Talk:Cells Eukaryotes and Prokaryotes

From CellBiology

A field guide to bacterial swarming motility

Nat Rev Microbiol. 2010 Sep;8(9):634-44. doi: 10.1038/nrmicro2405. Epub 2010 Aug 9.

Kearns DB. Author information

Abstract How bacteria regulate, assemble and rotate flagella to swim in liquid media is reasonably well understood. Much less is known about how some bacteria use flagella to move over the tops of solid surfaces in a form of movement called swarming. The focus of bacteriology is changing from planktonic to surface environments, and so interest in swarming motility is on the rise. Here, I review the requirements that define swarming motility in diverse bacterial model systems, including an increase in the number of flagella per cell, the secretion of a surfactant to reduce surface tension and allow spreading, and movement in multicellular groups rather than as individuals. PMID 20694026

Two faces of the prokaryote concept

Int Microbiol. 2006 Sep;9(3):163-72.

Sapp J.

Department of Biology,York University, Toronto, Ontario, Canada. jsapp@yorku.ca

Abstract Bacteria had remained undefined when, in 1962, Roger Y. Stanier and C.B. van Niel published their famed paper The concept of a bacterium. The articulation of the prokaryote-eukaryote dichotomy was a vital moment in the history of biology. This article provides a brief overview of the context in which the prokaryote concept was successfully launched in the 1960s, and what it was meant to connote. Two concepts were initially distinguished within the prokaryote-eukaryote dichotomy at that time. One was organizational and referred to comparative cell structure; the other was phylogenetic and referred to a natural classification. Here, I examine how the two concepts became inseparable; how the prokaryotes came to signify a monophyletic group that preceded the eukaryotes, and how this view remained unquestioned for 15 years, until the birth of molecular evolutionary biology and coherent methods for bacteria phylogenetics based on 16S rRNA. Today, while microbial phylogeneticists generally agree that the prokaryote is a polyphyletic group, there is no agreement on whether the term should be maintained in an organizational sense.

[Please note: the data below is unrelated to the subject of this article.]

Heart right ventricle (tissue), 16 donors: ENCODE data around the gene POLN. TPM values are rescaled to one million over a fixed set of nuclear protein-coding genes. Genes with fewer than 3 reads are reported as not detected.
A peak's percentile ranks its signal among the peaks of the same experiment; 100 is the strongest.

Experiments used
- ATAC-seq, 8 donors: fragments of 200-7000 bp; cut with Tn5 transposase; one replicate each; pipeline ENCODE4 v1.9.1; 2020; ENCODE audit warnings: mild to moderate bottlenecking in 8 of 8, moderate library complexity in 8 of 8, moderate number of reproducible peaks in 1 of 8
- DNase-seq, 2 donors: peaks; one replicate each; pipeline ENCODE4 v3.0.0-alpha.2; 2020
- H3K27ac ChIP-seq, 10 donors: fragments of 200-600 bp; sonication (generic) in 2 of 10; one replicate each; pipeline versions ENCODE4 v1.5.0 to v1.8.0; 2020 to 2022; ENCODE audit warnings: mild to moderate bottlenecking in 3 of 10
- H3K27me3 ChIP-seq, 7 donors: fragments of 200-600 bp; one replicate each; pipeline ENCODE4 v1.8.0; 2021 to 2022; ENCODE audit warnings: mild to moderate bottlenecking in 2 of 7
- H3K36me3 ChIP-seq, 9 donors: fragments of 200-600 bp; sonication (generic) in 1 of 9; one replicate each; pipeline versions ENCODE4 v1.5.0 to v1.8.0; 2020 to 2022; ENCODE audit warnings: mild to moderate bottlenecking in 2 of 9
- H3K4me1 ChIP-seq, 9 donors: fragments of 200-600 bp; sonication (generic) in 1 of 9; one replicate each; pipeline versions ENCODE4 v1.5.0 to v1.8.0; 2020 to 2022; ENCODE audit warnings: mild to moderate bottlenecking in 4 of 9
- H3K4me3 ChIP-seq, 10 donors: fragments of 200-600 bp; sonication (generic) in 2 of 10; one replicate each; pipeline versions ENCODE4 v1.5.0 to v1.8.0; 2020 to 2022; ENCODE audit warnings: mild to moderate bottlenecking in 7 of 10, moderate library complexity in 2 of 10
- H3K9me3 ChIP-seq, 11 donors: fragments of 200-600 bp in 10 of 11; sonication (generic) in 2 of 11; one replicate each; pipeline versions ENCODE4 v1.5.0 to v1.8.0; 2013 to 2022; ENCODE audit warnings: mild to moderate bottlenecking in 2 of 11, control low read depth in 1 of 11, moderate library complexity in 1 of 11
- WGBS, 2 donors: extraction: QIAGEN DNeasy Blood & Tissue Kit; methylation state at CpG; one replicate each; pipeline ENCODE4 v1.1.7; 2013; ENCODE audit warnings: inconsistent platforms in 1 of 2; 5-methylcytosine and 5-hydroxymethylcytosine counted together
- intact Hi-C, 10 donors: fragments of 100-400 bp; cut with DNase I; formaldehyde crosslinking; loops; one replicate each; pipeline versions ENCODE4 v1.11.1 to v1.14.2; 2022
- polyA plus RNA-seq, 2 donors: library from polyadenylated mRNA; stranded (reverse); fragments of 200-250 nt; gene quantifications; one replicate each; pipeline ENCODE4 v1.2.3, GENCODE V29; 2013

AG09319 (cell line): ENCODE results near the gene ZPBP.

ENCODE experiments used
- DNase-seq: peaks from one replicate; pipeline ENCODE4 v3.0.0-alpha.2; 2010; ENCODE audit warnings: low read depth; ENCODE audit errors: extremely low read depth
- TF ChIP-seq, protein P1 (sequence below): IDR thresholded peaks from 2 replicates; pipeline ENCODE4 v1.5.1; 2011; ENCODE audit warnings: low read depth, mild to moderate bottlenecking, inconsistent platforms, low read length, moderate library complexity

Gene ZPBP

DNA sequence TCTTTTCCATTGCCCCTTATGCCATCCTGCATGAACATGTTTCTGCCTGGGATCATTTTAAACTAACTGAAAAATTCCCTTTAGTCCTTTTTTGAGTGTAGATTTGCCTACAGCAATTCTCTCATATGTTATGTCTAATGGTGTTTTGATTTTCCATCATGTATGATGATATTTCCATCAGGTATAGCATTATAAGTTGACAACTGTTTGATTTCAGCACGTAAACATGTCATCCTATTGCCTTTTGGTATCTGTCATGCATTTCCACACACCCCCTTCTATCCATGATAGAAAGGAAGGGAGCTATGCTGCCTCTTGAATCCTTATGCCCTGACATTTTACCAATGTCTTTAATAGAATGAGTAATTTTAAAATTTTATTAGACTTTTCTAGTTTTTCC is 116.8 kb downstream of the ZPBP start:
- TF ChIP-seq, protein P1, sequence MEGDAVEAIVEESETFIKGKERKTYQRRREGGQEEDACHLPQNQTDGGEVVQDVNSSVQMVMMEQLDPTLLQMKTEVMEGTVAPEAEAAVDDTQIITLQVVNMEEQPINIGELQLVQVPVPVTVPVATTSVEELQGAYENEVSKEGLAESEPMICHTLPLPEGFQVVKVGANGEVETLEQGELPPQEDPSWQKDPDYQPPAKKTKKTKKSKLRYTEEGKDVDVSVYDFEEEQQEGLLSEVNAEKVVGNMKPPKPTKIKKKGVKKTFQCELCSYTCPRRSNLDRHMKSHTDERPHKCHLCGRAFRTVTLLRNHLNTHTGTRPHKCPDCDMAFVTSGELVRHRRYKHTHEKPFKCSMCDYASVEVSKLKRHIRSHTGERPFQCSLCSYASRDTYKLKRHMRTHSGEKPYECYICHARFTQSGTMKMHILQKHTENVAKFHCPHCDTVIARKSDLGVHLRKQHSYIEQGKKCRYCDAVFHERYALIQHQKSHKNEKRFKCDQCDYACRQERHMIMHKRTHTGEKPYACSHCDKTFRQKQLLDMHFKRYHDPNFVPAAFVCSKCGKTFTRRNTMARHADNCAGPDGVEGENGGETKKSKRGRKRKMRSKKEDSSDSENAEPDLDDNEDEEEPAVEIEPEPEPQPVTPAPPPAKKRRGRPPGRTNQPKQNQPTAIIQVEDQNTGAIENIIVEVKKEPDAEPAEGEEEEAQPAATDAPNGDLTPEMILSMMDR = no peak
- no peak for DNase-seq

"The prokaryote-eukaryote dichotomy was indeed universally accepted as a natural order of things until bacterial taxonomy based on evolutionary relationships was revitalized and reformed in the 1970s with the emergence of rRNA phylogenetics. Based on those data and congruent biochemical comparisons, a fundamental trilogy, three domains or superkingdoms of Archaea, Eubacteria, and Eucarya were proposed to replace the previous bifurcation of life forms. At the molecular and biochemical levels, the difference between Archaea and Eubacteria is held to be far greater than that between a human and a plant."

PMID: 17061206 http://www.ncbi.nlm.nih.gov/pubmed/15944457

http://mmbr.asm.org/cgi/content/full/69/2/292?view=long&pmid=15944457

Prokaryote Motility

Actin-based motility of intracellular microbial pathogens

Microbiol Mol Biol Rev. 2001 Dec;65(4):595-626, table of contents.

Goldberg MB.

Infectious Disease Division, Massachusetts General Hospital, Boston, Massachusetts 02114, USA. mgoldberg1@partners.org

Abstract A diverse group of intracellular microorganisms, including Listeria monocytogenes, Shigella spp., Rickettsia spp., and vaccinia virus, utilize actin-based motility to move within and spread between mammalian host cells. These organisms have in common a pathogenic life cycle that involves a stage within the cytoplasm of mammalian host cells. Within the cytoplasm of host cells, these organisms activate components of the cellular actin assembly machinery to induce the formation of actin tails on the microbial surface. The assembly of these actin tails provides force that propels the organisms through the cell cytoplasm to the cell periphery or into adjacent cells. Each of these organisms utilizes preexisting mammalian pathways of actin rearrangement to induce its own actin-based motility. Particularly remarkable is that while all of these microbes use the same or overlapping pathways, each intercepts the pathway at a different step. In addition, the microbial molecules involved are each distinctly different from the others. Taken together, these observations suggest that each of these microbes separately and convergently evolved a mechanism to utilize the cellular actin assembly machinery. The current understanding of the molecular mechanisms of microbial actin-based motility is the subject of this review.

PMID: 11729265 http://www.ncbi.nlm.nih.gov/pubmed/11729265

http://mmbr.asm.org/cgi/content/full/65/4/595?view=long&pmid=11729265